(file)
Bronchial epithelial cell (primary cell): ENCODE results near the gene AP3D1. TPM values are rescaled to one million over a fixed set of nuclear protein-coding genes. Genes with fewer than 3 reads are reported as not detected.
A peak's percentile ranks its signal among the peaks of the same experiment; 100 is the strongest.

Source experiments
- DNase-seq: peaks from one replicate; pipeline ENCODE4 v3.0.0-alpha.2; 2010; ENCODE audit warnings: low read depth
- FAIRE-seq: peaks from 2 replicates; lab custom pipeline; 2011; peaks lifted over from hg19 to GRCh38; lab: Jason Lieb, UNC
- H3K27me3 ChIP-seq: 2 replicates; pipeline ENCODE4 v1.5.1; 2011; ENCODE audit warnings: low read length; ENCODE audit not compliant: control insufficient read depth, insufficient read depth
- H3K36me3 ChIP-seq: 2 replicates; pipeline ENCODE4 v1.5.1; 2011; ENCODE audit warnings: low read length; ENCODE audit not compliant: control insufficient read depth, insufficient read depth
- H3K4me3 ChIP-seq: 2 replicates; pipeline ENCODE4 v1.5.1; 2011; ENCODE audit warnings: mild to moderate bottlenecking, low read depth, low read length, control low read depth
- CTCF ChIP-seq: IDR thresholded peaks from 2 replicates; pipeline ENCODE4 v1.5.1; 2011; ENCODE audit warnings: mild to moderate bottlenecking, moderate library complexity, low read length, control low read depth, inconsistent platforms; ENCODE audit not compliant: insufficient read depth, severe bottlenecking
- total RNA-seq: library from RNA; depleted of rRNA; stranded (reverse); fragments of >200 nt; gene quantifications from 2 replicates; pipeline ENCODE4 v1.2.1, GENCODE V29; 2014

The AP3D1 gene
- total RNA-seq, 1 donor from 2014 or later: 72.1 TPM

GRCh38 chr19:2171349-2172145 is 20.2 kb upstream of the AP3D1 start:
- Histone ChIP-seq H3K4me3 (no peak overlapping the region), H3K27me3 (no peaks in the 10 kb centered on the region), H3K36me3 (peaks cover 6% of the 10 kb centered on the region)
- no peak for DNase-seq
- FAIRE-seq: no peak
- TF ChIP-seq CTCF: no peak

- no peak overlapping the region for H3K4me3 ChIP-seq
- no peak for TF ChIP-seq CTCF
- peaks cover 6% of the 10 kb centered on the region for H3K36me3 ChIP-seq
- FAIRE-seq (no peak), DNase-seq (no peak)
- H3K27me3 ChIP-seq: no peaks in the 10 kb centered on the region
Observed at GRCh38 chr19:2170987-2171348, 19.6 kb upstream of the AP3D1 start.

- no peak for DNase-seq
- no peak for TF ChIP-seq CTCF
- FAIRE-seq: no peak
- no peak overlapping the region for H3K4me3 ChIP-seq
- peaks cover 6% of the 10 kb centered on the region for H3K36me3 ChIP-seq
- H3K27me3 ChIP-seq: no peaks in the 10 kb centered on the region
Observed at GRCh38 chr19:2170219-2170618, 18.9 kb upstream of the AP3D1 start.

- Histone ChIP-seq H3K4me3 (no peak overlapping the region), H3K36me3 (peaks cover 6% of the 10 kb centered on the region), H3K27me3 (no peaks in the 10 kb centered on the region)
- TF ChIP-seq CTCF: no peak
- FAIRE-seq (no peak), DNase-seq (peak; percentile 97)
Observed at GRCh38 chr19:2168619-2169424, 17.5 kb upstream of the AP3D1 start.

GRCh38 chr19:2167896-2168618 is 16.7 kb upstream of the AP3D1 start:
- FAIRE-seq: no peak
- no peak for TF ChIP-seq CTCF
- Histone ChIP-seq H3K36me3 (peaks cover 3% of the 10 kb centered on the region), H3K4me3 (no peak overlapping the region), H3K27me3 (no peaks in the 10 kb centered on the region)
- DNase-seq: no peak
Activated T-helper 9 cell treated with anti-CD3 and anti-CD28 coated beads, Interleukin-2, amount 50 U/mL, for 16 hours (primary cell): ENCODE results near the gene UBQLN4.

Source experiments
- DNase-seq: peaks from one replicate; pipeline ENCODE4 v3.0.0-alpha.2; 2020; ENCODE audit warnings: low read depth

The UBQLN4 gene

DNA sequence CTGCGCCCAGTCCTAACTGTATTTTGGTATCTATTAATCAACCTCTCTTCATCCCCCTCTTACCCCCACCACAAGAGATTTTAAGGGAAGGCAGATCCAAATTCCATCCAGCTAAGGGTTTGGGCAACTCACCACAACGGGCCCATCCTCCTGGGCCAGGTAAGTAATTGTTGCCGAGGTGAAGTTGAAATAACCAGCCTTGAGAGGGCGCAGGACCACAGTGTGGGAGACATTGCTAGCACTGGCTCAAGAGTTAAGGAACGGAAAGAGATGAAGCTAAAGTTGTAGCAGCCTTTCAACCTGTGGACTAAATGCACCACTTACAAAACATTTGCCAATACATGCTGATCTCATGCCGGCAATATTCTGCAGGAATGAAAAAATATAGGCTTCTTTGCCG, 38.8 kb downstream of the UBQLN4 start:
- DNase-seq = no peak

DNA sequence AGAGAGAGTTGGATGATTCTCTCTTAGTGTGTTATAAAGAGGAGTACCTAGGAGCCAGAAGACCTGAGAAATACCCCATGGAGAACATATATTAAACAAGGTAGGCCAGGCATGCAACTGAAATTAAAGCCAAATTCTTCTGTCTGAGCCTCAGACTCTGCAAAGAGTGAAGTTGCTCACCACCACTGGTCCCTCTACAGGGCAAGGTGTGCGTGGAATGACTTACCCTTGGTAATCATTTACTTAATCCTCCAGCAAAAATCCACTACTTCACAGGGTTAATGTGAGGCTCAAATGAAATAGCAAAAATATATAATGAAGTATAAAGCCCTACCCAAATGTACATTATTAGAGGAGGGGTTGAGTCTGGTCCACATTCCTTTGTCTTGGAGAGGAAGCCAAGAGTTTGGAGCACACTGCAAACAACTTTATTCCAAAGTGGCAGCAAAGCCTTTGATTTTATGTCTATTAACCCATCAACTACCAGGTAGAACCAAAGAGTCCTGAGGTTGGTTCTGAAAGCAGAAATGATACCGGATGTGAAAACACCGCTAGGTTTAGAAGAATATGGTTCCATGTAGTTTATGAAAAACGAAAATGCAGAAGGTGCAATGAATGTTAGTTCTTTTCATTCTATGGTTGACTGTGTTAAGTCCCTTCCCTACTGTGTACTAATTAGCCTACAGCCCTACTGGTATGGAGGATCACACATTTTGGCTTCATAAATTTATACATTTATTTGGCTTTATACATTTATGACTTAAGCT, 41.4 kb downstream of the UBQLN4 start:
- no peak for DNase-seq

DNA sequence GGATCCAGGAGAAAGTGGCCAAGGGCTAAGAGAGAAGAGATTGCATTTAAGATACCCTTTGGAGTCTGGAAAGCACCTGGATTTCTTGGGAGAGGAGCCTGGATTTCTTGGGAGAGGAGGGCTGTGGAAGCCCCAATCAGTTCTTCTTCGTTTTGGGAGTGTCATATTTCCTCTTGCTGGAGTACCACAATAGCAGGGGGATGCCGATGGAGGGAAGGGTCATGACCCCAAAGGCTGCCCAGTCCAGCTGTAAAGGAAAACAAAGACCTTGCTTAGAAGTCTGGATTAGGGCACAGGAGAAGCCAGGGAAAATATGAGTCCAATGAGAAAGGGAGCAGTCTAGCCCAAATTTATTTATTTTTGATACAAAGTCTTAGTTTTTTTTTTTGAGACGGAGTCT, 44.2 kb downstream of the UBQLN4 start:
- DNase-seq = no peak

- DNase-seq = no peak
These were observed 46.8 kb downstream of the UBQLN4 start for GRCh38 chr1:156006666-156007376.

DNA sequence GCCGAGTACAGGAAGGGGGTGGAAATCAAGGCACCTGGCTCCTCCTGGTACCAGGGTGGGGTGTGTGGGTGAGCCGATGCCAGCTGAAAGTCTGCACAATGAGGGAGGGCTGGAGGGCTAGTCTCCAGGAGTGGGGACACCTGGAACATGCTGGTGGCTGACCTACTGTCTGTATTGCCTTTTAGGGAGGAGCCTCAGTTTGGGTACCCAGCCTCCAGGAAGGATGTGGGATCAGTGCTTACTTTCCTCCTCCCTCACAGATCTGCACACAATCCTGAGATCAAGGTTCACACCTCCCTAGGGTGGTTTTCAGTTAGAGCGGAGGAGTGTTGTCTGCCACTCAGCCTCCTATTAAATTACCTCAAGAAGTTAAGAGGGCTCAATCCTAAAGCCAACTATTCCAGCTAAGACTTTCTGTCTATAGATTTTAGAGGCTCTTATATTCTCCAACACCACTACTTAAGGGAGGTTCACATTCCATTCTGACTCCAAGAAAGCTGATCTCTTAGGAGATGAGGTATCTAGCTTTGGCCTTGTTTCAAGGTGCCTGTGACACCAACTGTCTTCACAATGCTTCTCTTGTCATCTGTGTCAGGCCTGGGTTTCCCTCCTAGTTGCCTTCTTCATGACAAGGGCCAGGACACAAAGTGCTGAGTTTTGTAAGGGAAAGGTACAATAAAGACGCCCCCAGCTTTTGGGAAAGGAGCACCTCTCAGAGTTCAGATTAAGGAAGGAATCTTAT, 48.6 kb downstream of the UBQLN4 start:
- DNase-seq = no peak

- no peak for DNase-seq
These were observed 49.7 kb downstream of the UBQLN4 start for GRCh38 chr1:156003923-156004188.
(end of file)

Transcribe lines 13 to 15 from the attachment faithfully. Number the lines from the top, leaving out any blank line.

GRCh38 chr19:2171349-2172145 is 20.2 kb upstream of the AP3D1 start:
- Histone ChIP-seq H3K4me3 (no peak overlapping the region), H3K27me3 (no peaks in the 10 kb centered on the region), H3K36me3 (peaks cover 6% of the 10 kb centered on the region)
- no peak for DNase-seq